The finding meant the FAA determined that a further review, called an environmental impact statement, wasn’t necessary before the plan was put into action, according to the FAA’s website.
Despite the court challenge, the project went into effect as scheduled on March 26, 2020, nearly four years after the FAA put the plan in motion, according to Centennial Airport. Local officials in the south Denver metro area and beyond were hoping to pump the brakes, fearing increased noise and some pilots flying over what Centennial Airport has argued is unsafe territory.
Centennial Airport; the boards of commissioners of Arapahoe, Douglas and Gilpin counties; and the City of Greenwood Village filed legal action in the U.S. Court of Appeals for the District of Columbia Circuit in March 2020, a few days before the plan’s implementation date. It was the latest outcry in years of complaints local officials had raised about the plan.
While the plan was to directly impact only a handful of airports, potential effects could be felt in an area that includes all, or portions of, 31 counties in Colorado, although the FAA’s analysis indicated only a few dozen people would experience notable noise increases, located in unincorporated Jefferson County and unincorporated Elbert County.
The court’s dismissal of local officials’ challenge to the FAA’s plan largely rested on legal technicalities rather than on whether the plan would have negative effects on south metro Denver and other areas.
In its decision — dated June 8 of this year — the court wrote that the local governments failed to demonstrate “standing,” or the right to file a court challenge given the circumstances of the case.
The dismissal “is very disappointing because they did not rule on the merits” of the arguments, Olislagers said.
The arguments raised against the FAA’s plan, according to the court’s decision, included the following:
• The FAA insufficiently considered various aspects of the Denver Metroplex plan’s impact on the surrounding area.
• The agency did not “encourage or truly permit community involvement in the Metroplex design process.”
• Gilpin County claims that the agency failed to meet its duties under the National Historic Preservation Act.
The FAA’s NextGen project — an effort to increase safety and efficiency of air transportation across the country — began in 2007 and is expected to be largely in place by 2025. The Denver Metroplex plan is part of the FAA’s effort to comply with the NextGen process. In the court case, the local officials argued that Congress, by mandating that the FAA perform certain studies in connection with NextGen, meant for the agency to suspend any further action on NextGen projects until those studies were completed.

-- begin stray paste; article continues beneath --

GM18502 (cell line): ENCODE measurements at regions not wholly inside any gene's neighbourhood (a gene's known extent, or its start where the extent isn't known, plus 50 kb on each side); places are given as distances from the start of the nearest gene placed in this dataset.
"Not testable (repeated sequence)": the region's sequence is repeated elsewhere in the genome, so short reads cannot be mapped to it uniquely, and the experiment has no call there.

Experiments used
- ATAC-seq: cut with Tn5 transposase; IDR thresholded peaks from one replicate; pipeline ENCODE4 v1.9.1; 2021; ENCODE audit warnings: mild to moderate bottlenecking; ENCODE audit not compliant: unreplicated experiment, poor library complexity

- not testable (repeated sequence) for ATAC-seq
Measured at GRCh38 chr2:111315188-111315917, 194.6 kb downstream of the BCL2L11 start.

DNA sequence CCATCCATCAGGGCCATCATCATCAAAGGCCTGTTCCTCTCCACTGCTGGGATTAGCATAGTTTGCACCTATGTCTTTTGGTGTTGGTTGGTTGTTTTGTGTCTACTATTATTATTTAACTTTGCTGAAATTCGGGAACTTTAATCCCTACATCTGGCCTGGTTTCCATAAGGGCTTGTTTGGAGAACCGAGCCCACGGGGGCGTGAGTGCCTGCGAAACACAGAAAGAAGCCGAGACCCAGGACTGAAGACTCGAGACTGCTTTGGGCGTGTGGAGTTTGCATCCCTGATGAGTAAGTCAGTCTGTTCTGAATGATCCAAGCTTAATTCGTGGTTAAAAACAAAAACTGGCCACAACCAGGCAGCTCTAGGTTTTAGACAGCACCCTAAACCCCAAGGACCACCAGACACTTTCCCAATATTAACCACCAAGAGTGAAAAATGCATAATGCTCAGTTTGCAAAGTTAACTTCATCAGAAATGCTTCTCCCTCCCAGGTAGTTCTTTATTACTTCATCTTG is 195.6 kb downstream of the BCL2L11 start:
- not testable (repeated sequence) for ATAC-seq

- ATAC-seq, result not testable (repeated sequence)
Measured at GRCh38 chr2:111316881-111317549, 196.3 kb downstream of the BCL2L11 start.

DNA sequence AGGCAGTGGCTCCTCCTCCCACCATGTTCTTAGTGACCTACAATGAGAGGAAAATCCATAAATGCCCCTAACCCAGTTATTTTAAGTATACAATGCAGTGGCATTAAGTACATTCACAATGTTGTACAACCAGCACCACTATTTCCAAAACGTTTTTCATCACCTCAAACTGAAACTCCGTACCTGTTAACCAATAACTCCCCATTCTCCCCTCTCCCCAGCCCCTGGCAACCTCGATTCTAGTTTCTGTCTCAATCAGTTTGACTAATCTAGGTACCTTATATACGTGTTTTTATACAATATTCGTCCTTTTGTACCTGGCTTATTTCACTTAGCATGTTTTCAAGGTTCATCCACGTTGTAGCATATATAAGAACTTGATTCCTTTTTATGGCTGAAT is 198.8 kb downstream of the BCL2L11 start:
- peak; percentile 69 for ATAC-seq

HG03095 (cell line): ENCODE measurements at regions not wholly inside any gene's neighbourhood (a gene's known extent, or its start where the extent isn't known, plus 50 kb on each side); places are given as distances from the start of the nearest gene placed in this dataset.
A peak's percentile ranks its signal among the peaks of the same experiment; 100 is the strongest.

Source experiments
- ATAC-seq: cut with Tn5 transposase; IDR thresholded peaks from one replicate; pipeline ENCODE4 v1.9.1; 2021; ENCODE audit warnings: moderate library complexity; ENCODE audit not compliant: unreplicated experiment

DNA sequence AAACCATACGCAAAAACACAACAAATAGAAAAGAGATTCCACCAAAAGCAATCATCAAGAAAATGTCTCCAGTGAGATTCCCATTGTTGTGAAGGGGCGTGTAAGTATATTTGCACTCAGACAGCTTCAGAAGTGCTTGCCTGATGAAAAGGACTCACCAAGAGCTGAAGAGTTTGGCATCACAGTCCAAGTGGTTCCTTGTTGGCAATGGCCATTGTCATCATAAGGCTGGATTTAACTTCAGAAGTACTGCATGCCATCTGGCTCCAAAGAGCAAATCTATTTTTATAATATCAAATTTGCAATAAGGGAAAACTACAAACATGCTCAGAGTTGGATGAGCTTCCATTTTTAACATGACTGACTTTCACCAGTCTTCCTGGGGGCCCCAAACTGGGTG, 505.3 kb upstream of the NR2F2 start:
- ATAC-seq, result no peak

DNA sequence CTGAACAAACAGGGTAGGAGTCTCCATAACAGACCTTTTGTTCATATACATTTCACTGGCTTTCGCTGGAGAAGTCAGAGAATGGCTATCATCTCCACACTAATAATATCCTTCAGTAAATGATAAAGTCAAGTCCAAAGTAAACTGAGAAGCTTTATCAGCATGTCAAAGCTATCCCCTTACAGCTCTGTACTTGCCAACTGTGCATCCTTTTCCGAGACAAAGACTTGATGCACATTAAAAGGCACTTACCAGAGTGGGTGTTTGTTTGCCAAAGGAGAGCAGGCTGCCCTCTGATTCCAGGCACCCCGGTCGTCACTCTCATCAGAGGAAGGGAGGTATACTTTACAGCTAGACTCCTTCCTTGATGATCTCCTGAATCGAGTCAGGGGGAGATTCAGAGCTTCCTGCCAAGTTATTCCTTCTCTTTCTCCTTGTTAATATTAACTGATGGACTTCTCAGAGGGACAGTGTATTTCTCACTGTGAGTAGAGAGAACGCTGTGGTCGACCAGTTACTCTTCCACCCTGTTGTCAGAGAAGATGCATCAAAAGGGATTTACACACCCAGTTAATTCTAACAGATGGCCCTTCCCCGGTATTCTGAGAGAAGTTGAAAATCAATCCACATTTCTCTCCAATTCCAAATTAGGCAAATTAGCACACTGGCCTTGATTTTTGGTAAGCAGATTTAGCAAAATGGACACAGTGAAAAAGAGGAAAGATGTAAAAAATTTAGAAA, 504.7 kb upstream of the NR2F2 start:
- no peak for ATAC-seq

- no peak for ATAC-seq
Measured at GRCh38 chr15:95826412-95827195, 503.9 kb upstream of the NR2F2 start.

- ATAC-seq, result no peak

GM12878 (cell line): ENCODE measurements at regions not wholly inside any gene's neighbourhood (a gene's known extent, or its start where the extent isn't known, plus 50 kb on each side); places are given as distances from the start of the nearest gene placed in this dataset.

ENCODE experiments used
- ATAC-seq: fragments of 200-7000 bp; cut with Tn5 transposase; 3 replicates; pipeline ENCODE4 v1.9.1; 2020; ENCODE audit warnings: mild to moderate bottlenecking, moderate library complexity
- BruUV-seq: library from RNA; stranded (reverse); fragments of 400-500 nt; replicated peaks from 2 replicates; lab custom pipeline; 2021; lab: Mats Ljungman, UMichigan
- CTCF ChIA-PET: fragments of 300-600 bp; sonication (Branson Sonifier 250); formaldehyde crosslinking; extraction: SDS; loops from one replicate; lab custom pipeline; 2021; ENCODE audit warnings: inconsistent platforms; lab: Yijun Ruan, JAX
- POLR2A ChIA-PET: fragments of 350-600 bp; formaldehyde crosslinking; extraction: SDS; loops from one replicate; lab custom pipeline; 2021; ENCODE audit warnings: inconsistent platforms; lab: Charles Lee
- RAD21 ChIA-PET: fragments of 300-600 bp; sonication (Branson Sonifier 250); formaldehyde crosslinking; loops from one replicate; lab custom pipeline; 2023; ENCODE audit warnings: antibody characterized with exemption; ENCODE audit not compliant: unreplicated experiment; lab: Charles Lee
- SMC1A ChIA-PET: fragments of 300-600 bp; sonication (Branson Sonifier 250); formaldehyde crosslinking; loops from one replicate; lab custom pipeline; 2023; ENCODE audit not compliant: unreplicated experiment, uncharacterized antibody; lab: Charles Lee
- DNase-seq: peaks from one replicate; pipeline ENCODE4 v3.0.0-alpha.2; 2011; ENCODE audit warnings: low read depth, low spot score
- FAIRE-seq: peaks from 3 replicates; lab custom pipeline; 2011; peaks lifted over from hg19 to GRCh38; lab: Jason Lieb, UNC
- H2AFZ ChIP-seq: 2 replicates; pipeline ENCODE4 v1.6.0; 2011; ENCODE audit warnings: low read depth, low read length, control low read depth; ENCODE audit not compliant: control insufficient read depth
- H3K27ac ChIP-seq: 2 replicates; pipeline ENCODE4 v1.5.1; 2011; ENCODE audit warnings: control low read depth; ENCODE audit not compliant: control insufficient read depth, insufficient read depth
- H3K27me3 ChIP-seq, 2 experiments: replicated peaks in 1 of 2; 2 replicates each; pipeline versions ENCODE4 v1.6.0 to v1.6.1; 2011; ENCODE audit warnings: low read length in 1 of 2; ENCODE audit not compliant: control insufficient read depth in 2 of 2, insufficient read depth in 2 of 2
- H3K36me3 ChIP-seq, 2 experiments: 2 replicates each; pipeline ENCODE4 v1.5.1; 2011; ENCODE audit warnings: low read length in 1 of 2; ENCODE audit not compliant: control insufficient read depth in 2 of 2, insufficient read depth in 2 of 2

The court roundly criticized the way local officials brought their challenge, sometimes citing a lack of evidence given.
“Even if the city and counties’ theory of standing on behalf of their citizens was without infirmity, it would still be lacking in any support,” the court wrote. “For example, (the bodies) offer no evidence demonstrating how ‘Metroplex will directly affect the efforts of Arapahoe and Douglas Counties to reduce and mitigate noise and other aircraft impacts.’”
The legal action was also filed in part by Mountain Aviation Inc., a charter and owner-operated aircraft services company headquartered at Rocky Mountain Metropolitan Airport in the Broomfield area.
The challenge argued that “safety concerns regarding the new arrival and departure procedures constitute injury with respect to operators such as Mountain Aviation,” according to the decision.
But, it continued, “Mountain Aviation has not substantiated those passing assertions” that it was injured, or negatively impacted.
The decision also said the challenge “fails to make any argument, let alone produce or point to any evidence, that Gilpin County has standing to bring its three NHPA claims.”
At the June 17 meeting of Centennial Airport’s board, officials’ comments signaled that they’re unlikely to contest the FAA’s plan further in court, though it’s unclear whether appealing the decision is entirely off the table.
The now-dismissed action was a petition for review in the U.S. Court of Appeals for the District of Columbia Circuit, filed in March 2020 by the Arapahoe County Public Airport Authority — the government body that oversees the airport — and Greenwood Village, Gilpin County and Mountain Aviation Inc.
Arapahoe and Douglas counties filed a separate petition for review in March 2020, and the two petitions were consolidated into one case.
Initially, Centennial Airport had filed a petition for review in June 2019 but later withdrew its case because the filing was premature, and the court formally dismissed the case in August 2019. The new petition bore no difference from the airport’s side of the case, according to the airport.